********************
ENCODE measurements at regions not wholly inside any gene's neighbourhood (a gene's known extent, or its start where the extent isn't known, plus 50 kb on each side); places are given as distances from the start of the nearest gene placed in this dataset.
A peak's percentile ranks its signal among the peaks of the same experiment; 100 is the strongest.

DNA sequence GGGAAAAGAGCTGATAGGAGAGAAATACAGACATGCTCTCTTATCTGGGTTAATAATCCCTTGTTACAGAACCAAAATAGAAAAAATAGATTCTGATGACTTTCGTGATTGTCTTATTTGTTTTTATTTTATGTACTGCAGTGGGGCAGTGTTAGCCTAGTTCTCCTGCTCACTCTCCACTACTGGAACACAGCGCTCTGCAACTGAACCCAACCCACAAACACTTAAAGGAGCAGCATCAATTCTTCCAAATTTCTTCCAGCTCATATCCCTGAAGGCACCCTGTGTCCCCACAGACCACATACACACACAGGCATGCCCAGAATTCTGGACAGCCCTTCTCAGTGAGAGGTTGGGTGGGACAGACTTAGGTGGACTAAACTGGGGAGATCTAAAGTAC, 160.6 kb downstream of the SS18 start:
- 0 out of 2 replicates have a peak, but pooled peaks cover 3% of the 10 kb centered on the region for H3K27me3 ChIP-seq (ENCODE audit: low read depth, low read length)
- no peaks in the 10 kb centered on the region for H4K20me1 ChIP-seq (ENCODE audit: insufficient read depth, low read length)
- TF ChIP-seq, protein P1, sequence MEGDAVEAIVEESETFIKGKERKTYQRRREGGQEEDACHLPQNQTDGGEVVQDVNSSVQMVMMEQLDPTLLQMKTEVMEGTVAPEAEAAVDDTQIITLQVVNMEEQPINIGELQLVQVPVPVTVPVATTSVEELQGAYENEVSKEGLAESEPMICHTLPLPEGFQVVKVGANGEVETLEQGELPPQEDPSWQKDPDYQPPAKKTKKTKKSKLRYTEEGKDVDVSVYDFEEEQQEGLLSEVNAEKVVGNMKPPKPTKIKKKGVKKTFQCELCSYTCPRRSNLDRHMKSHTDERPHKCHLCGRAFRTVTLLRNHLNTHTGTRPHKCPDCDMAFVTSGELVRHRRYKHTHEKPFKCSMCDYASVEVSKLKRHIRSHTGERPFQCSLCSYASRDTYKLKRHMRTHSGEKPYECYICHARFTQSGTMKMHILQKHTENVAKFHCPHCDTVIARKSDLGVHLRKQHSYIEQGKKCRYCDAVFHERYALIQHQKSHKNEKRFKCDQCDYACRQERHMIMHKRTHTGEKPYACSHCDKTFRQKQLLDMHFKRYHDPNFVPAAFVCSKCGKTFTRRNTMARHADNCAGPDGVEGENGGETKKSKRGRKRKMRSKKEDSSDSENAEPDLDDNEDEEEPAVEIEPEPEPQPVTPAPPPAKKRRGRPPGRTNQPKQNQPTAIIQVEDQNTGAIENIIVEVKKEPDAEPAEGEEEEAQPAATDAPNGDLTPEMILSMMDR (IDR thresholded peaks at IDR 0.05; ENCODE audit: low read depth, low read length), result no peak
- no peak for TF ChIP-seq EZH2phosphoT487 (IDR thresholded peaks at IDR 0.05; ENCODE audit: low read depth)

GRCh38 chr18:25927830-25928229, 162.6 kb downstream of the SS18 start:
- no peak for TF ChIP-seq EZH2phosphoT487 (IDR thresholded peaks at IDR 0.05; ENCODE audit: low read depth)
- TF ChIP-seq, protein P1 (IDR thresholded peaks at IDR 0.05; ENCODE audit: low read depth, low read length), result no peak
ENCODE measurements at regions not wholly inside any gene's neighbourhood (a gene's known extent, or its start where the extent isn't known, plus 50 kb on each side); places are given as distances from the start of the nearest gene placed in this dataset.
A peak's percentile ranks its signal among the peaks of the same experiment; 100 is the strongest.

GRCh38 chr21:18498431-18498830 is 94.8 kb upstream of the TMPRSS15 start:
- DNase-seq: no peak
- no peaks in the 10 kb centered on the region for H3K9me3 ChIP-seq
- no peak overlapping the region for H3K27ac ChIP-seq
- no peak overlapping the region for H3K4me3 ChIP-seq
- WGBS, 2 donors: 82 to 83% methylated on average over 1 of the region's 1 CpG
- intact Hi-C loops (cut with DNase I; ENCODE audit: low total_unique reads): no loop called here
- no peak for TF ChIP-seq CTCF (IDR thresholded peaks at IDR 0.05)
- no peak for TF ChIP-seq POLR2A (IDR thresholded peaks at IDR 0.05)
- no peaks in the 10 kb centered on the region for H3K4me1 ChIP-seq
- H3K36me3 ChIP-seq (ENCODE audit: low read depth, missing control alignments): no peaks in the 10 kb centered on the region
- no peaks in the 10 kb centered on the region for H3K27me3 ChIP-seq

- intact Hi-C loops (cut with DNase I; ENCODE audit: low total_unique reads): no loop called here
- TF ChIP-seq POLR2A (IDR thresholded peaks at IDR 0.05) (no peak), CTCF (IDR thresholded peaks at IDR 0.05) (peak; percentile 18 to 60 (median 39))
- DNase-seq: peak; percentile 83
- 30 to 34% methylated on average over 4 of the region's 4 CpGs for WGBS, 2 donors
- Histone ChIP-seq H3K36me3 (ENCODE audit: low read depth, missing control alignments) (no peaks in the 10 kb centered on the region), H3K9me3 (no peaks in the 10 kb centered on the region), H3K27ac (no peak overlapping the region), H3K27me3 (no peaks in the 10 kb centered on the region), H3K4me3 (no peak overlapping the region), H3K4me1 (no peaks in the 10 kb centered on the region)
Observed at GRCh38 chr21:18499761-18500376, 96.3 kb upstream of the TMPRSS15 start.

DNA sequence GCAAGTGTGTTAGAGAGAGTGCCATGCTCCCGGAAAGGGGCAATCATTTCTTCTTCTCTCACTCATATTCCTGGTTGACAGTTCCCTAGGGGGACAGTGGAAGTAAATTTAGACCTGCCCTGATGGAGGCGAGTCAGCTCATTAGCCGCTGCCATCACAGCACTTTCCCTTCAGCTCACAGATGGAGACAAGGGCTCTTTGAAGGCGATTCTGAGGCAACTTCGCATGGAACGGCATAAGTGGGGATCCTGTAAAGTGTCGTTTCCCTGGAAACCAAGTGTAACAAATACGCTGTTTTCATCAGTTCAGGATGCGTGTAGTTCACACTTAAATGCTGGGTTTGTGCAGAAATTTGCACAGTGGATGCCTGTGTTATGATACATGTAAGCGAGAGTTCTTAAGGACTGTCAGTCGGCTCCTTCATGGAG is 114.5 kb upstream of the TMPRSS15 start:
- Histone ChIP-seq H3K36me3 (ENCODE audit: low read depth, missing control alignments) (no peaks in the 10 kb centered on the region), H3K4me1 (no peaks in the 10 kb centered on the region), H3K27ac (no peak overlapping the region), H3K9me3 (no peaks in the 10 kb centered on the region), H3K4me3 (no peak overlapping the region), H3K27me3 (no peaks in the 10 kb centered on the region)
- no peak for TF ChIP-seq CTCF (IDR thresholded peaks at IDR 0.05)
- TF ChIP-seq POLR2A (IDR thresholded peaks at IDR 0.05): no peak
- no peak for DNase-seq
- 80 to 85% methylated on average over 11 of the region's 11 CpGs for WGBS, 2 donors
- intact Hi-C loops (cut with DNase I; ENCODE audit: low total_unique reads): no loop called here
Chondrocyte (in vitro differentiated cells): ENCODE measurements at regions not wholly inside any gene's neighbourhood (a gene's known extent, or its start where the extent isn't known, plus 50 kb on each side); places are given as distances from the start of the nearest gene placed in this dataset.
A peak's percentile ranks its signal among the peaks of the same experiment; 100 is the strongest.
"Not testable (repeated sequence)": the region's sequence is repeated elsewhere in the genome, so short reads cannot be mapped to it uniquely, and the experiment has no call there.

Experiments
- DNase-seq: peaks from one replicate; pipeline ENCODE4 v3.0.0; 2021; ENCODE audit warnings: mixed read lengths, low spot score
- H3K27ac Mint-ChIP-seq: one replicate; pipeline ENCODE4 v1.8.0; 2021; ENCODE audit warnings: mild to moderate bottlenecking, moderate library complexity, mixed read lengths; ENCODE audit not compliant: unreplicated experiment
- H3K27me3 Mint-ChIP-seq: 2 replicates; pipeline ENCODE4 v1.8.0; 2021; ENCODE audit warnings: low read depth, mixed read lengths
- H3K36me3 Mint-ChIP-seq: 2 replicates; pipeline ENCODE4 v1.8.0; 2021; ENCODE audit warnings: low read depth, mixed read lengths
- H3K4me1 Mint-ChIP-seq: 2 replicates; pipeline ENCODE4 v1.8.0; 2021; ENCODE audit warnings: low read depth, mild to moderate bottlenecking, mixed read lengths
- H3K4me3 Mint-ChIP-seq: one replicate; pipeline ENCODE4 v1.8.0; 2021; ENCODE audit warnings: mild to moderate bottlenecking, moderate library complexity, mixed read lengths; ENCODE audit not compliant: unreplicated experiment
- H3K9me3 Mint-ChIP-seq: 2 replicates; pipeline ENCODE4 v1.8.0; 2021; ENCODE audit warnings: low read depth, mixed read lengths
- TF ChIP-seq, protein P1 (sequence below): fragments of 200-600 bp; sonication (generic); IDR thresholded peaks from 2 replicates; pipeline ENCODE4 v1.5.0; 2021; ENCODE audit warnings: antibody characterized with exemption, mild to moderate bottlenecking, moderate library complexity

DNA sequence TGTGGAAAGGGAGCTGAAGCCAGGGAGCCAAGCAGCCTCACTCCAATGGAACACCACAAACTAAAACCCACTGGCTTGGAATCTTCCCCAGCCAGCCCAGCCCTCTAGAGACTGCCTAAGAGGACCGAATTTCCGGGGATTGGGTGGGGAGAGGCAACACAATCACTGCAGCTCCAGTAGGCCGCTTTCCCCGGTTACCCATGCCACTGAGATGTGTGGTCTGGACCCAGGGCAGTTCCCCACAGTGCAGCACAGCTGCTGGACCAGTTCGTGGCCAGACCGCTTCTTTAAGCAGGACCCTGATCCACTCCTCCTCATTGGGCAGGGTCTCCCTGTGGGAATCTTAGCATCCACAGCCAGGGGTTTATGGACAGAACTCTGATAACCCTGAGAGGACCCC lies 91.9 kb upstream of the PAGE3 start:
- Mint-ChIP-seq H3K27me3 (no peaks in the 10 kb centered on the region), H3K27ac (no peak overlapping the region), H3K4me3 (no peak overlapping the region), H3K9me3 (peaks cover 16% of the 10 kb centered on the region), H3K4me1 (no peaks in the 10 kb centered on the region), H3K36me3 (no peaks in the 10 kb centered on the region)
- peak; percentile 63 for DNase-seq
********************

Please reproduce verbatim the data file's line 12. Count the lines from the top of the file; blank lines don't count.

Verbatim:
A peak's percentile ranks its signal among the peaks of the same experiment; 100 is the strongest.